As India-US ties confront new realities, Jaishankar’s visit is critical
External affairs minister S Jaishankar’s visit to the United States (US) — his official meetings in Washington kick off on May 27— comes at a time when India is grappling with a debilitating second wave of Covid-19. Though the situation on the ground seems to be stabilising gradually, the long-term challenge of vaccinating a huge population still looms large. It’s natural, therefore, that a lot of focus during this visit is on health-related bilateral engagement.
But this is an important visit in its own right, as the first visit at the highest echelons from the Indian side to the US after the election of Joe Biden. It would have happened much earlier, had it not been for Covid-19 first consuming the US and then India. Bilateral ties, however, have continued to deepen with the visits of Defense Secretary Lloyd Austin and climate envoy John Kerry to India, and the US President himself convening the Quad leaders summit within the first 100 days of the new administration.
Jaishankar’s visit will seek to review the entire gamut issues shaping India-US bilateral relationship, but the realities of the pandemic in India will ensure that issues related to health cooperation will get maximum coverage. After an initial delay, the Biden administration has been very vocal in its support for India in managing the second wave. The US President himself underlined his nation’s resolve in helping India at a critical juncture, reciprocating the help India had provided to the US during its severe first wave. “Just as India sent assistance to the United States as our hospitals were strained early in the pandemic, we are determined to help India in its time of need.”
This has resulted in the US mobilising around $100 million worth of Covid-19 relief assistance, with extensive help from the US corporate sector and the US Congress. This assistance has included oxygen plants, concentrators, critical medicines as well as raw materials for vaccine manufacturer Serum Institute of India (SII).
Given India’s current requirements, the issue of vaccine procurement is likely to hog the limelight as Jaishankar will seek support from various stakeholders, including the US government, for India’s efforts towards procuring and producing these critical vaccines. As India takes these talks forward, it will be hoping to get full support from the Biden administration that has announced it will distribute 80 million vaccines from its stockpile to countries in need. While some of it will come to India, the broader issue for India will be to ensure vaccine production in India.
Domestic political debate in India is heating up and state governments want the Centre to respond fast in ensuring smooth supply of vaccines. India’s ambassador to the US, Taranjit Sandhu, has been engaging leading vaccine manufacturers of the US — Pfizer, Johnson and Johnson and Moderna — to see if local production in India in partnership with Indian entities can be kickstarted.
Jaishankar will be taking this forward during his visit as pharma majors remain reluctant to relinquish their proprietary knowledge and decrease their profit margins. What will be needed is a long-term road map of bilateral cooperation in the health sector as issues emanating from Covid-19 and its aftermath are unlikely to go away anytime soon.
This issue also goes beyond the bilateral. The two nations have to work at the global level. The US has backed India’s proposal for a TRIPS waiver at the World Trade Organisation that New Delhi argues is the only way to ensure enough vaccine production to tackle the challenge of vaccinating the poorest nations of the world. Global supply chains will have to respond to the growing global demand for vaccines and in a global pandemic, the fundamental reality remains that no one is secure until everyone is.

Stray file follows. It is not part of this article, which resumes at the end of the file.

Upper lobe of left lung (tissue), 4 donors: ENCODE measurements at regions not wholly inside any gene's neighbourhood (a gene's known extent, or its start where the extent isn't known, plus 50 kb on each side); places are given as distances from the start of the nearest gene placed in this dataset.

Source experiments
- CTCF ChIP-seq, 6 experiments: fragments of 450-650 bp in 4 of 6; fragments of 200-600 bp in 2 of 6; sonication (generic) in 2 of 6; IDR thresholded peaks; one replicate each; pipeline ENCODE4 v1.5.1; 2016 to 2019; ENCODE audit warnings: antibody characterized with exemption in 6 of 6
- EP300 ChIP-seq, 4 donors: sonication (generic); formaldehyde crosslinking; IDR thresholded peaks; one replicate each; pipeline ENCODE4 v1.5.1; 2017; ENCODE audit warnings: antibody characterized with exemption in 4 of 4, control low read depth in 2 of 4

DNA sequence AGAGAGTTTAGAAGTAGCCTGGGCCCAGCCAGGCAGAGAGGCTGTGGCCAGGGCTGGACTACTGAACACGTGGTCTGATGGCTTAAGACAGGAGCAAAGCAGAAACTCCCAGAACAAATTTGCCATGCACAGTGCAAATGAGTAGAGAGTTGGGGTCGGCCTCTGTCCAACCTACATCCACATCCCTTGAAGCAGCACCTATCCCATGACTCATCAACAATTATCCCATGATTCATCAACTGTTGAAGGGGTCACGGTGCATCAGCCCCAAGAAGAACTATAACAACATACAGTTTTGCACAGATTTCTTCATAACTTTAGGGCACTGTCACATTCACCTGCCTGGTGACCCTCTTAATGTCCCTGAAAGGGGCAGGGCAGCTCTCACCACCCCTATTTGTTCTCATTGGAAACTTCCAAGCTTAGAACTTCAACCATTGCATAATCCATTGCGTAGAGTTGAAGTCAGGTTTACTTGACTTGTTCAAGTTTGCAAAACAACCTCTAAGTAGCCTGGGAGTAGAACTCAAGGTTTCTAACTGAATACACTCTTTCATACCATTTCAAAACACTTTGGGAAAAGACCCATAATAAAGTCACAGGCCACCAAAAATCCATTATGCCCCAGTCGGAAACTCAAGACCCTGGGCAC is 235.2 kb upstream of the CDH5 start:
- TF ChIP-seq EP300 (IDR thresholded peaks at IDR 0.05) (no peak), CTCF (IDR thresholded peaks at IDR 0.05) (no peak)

In India’s immediate vicinity, the country’s decision to halt exports of vaccines is also changing health and geopolitical equations. As China steps up its vaccine diplomacy, nations in South Asia and the wider Indo-Pacific will have little choice but to embrace Chinese vaccines despite their questionable track record. India’s partners such as the US will have to pitch in to help nations in managing their responses to Covid-19. Some of this has already begun to happen with Australia, Japan and the US trying to help South Asian nations by providing emergency relief funds and helping with vaccine procurement. But much more will have to be done in the coming months if the pandemic has to be successfully contained.
This was, after all, reflected in the agenda of the Quad leaders summit earlier this year which sought to expand the vaccination capacity of India to produce one billion doses by 2022 with US and Japanese funds and Australian logistics. As Jaishankar engages the US leadership on regional security issues, it will be critical for him to underscore that a robust response to the present crisis by India’s Quad partners will go a long way in shoring up the credibility of the platform.
The debate around vaccines and health today implicates almost all major strands of the India-US partnership – trade and global supply chains, the Indo-Pacific strategic environment as well as the future of multilateralism. In his interactions with officials and diplomats from India to the United Nations, Jaishankar has expressed confidence that the country will continue to shape the “big debates of our times.” He is right but this will need the support of India’s partners. His visit to the US this week can go a long way in shaping the response of one of New Delhi’s key partners.
Harsh V Pant is professor, King’s College, London, and director of studies, Observer Research Foundation, New Delhi
The views expressed are personal
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